18th Century lady
LVIII by Sergei Solomko

Since ancient Greece, white lead had killed many a vain female, and by the 18th century, husbands were advising against its use. By then the powder used to achieve the sophisticated Elizabethan look had fallen to the purview of courtesans and the French at Louis’s court.

While considering my heroine’s situation in Shadow Fire Lady, I dealt with this twin prejudice of her wanting smooth, pale skin while at the same time not wanting to use cosmetics that screamed “trollop”.  As an émigré, Thea had the misfortune to appear in London, penniless, French, and decidedly not a courtesan. Desperate for employment, she worked a short-stint as a laundress—labor being a true enemy of poreless, seamless skin. This was a time when the city was clogged with aristocrats who’d lost their right to pale and had to venture beyond gilded doors to earn their next meal.

I imagine Thea would’ve laughed at the idea of chicken skin gloves, but their popularity was quite remarkable. From the 1600s all the way through the reign of George III, they were considered essential in preserving beauty for both women and men.

Despite their name, they weren’t entirely composed of chicken skin—the inherently nubbled flesh being an understandable drawback—but instead were a combination of unborn calf-skin for smoothness and chicken skin for whiteness. (How did chicken skin contribute to whiteness?  No idea).  Due to their place of manufacture, the gloves gained the nickname “limericks” and a major selling point was the fact their delicacy afforded them a novel ability. They folded easily inside a walnut shell.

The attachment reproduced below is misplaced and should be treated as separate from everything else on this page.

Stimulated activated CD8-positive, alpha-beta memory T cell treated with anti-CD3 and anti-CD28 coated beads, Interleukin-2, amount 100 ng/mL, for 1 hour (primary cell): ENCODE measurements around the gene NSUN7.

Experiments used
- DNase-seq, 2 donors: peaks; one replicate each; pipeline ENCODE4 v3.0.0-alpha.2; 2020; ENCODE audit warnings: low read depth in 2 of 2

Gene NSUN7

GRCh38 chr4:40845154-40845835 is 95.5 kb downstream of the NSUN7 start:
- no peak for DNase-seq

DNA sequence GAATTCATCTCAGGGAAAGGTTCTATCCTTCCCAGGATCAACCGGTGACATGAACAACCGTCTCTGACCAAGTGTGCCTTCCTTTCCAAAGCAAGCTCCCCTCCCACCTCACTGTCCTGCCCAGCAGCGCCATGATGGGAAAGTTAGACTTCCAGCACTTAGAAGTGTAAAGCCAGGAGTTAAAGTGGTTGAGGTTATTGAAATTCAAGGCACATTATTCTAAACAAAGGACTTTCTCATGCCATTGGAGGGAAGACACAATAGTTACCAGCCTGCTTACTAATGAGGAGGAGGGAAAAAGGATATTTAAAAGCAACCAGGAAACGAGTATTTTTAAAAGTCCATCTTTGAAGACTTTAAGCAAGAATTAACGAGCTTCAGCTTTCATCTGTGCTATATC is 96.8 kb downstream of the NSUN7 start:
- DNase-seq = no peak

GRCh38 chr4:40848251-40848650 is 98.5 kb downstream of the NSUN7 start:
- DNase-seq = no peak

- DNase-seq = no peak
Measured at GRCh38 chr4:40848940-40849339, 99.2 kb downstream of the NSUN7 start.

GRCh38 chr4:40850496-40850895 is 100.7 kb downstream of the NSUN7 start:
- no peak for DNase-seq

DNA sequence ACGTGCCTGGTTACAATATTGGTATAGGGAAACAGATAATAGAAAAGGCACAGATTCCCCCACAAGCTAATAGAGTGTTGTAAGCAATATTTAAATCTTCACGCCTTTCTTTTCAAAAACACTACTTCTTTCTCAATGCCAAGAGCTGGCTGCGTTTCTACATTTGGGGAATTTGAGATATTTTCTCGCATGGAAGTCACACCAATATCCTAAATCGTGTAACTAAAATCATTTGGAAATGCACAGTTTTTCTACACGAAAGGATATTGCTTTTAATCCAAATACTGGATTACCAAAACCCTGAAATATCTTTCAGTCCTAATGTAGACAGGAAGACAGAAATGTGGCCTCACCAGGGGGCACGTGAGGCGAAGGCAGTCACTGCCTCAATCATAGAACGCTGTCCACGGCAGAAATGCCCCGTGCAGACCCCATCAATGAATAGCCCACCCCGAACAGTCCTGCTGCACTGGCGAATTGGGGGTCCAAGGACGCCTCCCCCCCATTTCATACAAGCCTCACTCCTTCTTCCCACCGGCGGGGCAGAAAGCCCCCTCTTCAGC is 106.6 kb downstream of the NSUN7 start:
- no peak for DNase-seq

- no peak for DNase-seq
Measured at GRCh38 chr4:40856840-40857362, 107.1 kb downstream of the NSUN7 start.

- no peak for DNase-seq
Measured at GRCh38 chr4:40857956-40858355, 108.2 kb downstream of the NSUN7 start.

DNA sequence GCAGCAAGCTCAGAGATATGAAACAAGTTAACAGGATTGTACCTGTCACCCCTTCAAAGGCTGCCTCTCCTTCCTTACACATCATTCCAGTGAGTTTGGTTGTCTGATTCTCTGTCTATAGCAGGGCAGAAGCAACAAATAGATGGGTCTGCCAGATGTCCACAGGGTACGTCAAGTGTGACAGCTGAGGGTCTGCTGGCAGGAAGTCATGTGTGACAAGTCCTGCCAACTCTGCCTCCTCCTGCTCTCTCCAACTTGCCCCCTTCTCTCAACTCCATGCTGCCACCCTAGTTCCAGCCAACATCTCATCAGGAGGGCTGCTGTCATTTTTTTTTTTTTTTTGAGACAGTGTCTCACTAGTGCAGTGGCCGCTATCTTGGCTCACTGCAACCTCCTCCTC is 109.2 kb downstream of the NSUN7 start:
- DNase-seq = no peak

In his book Gloves: Their Annals and Associations: recounting an imagined history from the New Bath Guide, S. William Beck shared a poem about chicken skin gloves:

18th Century Study of a Fowl
Study of a Fowl, Lateral View, with skin and underlying facial layers removed, from ‘A Comparative Anatomical Exposition of the Structure of the Human Body with that of a Tiger and a Common Fowl’ | George Stubbs

“Come, but don’t forget the gloves
Which, with all the smiling loves,
Venus caught young Cupid picking
From the tender breast of chicken;
Little chicken, worthier far,
Than the birds of Juno’s car,
Soft as Cytherea’s dove,
Let thy skin my skin improve;
Thou by night shalt grace my arm,
And by day shalt teach to charm.”

He also recounts the extremes fashionistas would resort to in order to flaunt their best face. Makes me wonder what methods he left out: “. . . it was but a mild measure to lard the face over at night, nothing extraordinary to wear gloves lined with unguents, or to cover the face with a mask plastered inside with a perfumed pomade to preserve the complexion. Some steeped slices of raw veal for some hours in milk and laid them on the face. Young and tender beauties bathed in milk; beauties who were no longer young, and far from tender, bathed in wine or some other astringent.”

Raw veal?  Ugh.


Dearest readers, what do you think of this chicken skin business?  Not only were gloves manufactured, but chicken skin fans too.  Were you an 18th century lord or lady, would you don them at night and maybe, just maybe, transport them in a hand-painted walnut?   Let me know.  I’d love to hear what you think.